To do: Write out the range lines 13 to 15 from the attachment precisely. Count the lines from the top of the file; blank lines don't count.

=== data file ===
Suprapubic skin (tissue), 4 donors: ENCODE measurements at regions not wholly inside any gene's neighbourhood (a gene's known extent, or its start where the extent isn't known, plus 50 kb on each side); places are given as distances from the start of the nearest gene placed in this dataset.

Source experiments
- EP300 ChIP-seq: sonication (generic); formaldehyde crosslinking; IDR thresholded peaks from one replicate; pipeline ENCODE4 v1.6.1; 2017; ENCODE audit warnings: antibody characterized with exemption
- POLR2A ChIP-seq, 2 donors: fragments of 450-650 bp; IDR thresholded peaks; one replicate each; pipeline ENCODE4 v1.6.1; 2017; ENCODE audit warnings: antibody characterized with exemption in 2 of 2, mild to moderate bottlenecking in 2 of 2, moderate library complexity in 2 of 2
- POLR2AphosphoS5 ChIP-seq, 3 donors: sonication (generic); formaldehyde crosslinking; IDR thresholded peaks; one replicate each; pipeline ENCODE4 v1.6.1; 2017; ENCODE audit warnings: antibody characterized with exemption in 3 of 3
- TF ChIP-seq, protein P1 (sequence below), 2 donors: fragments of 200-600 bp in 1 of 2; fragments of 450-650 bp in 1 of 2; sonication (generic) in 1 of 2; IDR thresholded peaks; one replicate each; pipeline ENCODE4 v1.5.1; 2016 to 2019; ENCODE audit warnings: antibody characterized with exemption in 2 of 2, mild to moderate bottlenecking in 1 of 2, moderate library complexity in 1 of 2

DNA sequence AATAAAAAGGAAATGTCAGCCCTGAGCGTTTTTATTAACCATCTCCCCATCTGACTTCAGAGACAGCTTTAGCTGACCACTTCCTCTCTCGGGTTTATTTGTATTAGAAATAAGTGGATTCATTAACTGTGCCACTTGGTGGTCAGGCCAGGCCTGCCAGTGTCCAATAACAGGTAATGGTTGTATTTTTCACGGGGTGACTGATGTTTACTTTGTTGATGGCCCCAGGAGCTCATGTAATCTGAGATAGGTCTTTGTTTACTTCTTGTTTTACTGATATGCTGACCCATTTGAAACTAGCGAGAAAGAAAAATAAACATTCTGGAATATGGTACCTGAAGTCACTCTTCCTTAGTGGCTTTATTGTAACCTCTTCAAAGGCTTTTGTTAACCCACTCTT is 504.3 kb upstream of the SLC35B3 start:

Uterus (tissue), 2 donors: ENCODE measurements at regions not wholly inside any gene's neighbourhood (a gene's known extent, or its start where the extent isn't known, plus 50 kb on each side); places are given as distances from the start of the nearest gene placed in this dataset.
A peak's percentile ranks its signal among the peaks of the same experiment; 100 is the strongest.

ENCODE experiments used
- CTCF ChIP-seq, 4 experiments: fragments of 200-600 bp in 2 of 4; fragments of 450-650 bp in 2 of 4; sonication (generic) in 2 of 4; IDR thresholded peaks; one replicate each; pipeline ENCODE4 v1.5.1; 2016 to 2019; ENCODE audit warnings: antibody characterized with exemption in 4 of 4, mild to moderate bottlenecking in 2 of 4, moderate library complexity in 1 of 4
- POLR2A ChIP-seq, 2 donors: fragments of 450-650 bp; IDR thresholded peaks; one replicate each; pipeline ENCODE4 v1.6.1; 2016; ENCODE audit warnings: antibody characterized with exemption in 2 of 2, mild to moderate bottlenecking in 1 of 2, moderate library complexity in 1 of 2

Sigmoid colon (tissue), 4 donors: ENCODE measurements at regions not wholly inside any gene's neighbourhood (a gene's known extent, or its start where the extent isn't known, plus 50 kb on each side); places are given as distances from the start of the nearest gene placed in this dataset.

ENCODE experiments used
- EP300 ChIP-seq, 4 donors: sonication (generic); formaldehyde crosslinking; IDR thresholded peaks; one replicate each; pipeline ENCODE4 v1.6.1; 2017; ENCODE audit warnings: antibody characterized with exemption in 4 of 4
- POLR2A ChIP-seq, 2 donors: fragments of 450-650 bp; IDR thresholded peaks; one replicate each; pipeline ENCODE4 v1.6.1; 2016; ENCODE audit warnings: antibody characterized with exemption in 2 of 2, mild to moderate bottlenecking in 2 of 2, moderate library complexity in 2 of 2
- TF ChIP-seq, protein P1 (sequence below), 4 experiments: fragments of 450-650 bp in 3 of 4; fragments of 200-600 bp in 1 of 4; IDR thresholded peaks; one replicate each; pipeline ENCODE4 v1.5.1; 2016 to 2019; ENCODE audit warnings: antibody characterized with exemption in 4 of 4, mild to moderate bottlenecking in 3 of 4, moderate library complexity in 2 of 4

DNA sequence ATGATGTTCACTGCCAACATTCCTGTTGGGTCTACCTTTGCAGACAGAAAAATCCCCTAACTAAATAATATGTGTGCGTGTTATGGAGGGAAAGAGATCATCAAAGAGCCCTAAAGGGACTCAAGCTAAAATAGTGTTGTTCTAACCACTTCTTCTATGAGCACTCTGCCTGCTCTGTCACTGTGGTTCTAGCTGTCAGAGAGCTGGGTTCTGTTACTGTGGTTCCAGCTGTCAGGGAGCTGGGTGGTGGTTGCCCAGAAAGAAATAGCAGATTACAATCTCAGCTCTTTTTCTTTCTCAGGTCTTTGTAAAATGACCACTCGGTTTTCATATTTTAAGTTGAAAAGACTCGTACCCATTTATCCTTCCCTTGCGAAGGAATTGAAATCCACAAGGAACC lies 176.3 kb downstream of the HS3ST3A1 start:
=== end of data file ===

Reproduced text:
Sigmoid colon (tissue), 4 donors: ENCODE measurements at regions not wholly inside any gene's neighbourhood (a gene's known extent, or its start where the extent isn't known, plus 50 kb on each side); places are given as distances from the start of the nearest gene placed in this dataset.

ENCODE experiments used
- EP300 ChIP-seq, 4 donors: sonication (generic); formaldehyde crosslinking; IDR thresholded peaks; one replicate each; pipeline ENCODE4 v1.6.1; 2017; ENCODE audit warnings: antibody characterized with exemption in 4 of 4